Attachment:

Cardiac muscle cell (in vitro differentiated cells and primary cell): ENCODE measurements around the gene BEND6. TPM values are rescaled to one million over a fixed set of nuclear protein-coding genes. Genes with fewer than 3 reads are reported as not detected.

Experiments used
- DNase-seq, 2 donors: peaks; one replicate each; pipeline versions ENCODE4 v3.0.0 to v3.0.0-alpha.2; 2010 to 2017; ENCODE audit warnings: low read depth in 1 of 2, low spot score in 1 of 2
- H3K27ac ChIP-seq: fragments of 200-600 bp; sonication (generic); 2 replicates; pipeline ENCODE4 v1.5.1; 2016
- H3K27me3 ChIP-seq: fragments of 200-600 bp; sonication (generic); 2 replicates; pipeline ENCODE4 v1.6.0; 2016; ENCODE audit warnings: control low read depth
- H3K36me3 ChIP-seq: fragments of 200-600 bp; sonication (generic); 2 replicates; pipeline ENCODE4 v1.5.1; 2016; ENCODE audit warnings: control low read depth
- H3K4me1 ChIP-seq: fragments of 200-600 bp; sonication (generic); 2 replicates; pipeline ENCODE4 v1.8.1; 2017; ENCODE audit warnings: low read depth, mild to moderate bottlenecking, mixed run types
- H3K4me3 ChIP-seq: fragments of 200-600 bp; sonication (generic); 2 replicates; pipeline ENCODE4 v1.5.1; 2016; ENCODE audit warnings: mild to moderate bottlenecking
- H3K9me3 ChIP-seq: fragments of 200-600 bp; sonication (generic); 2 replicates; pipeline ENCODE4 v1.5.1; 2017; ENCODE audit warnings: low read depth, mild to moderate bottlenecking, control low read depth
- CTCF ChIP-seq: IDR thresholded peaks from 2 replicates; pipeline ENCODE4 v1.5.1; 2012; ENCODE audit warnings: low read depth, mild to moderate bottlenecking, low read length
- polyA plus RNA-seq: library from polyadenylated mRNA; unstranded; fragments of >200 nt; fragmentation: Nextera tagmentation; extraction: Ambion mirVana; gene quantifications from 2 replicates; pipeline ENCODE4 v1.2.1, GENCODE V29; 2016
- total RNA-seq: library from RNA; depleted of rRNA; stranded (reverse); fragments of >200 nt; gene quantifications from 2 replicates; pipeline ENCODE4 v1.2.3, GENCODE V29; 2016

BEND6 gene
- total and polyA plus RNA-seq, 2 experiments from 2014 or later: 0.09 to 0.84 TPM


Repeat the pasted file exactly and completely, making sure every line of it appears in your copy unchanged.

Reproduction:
Cardiac muscle cell (in vitro differentiated cells and primary cell): ENCODE measurements around the gene BEND6. TPM values are rescaled to one million over a fixed set of nuclear protein-coding genes. Genes with fewer than 3 reads are reported as not detected.

Experiments used
- DNase-seq, 2 donors: peaks; one replicate each; pipeline versions ENCODE4 v3.0.0 to v3.0.0-alpha.2; 2010 to 2017; ENCODE audit warnings: low read depth in 1 of 2, low spot score in 1 of 2
- H3K27ac ChIP-seq: fragments of 200-600 bp; sonication (generic); 2 replicates; pipeline ENCODE4 v1.5.1; 2016
- H3K27me3 ChIP-seq: fragments of 200-600 bp; sonication (generic); 2 replicates; pipeline ENCODE4 v1.6.0; 2016; ENCODE audit warnings: control low read depth
- H3K36me3 ChIP-seq: fragments of 200-600 bp; sonication (generic); 2 replicates; pipeline ENCODE4 v1.5.1; 2016; ENCODE audit warnings: control low read depth
- H3K4me1 ChIP-seq: fragments of 200-600 bp; sonication (generic); 2 replicates; pipeline ENCODE4 v1.8.1; 2017; ENCODE audit warnings: low read depth, mild to moderate bottlenecking, mixed run types
- H3K4me3 ChIP-seq: fragments of 200-600 bp; sonication (generic); 2 replicates; pipeline ENCODE4 v1.5.1; 2016; ENCODE audit warnings: mild to moderate bottlenecking
- H3K9me3 ChIP-seq: fragments of 200-600 bp; sonication (generic); 2 replicates; pipeline ENCODE4 v1.5.1; 2017; ENCODE audit warnings: low read depth, mild to moderate bottlenecking, control low read depth
- CTCF ChIP-seq: IDR thresholded peaks from 2 replicates; pipeline ENCODE4 v1.5.1; 2012; ENCODE audit warnings: low read depth, mild to moderate bottlenecking, low read length
- polyA plus RNA-seq: library from polyadenylated mRNA; unstranded; fragments of >200 nt; fragmentation: Nextera tagmentation; extraction: Ambion mirVana; gene quantifications from 2 replicates; pipeline ENCODE4 v1.2.1, GENCODE V29; 2016
- total RNA-seq: library from RNA; depleted of rRNA; stranded (reverse); fragments of >200 nt; gene quantifications from 2 replicates; pipeline ENCODE4 v1.2.3, GENCODE V29; 2016

BEND6 gene
- total and polyA plus RNA-seq, 2 experiments from 2014 or later: 0.09 to 0.84 TPM